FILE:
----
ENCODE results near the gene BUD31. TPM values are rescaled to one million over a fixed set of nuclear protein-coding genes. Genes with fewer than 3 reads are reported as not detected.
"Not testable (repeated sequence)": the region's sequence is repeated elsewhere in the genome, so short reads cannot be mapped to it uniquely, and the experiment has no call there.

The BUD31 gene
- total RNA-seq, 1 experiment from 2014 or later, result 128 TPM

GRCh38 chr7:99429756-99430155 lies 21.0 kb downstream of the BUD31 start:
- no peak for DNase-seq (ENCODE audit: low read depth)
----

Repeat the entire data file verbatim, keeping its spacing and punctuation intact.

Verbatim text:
ENCODE results near the gene BUD31. TPM values are rescaled to one million over a fixed set of nuclear protein-coding genes. Genes with fewer than 3 reads are reported as not detected.
"Not testable (repeated sequence)": the region's sequence is repeated elsewhere in the genome, so short reads cannot be mapped to it uniquely, and the experiment has no call there.

The BUD31 gene
- total RNA-seq, 1 experiment from 2014 or later, result 128 TPM

GRCh38 chr7:99429756-99430155 lies 21.0 kb downstream of the BUD31 start:
- no peak for DNase-seq (ENCODE audit: low read depth)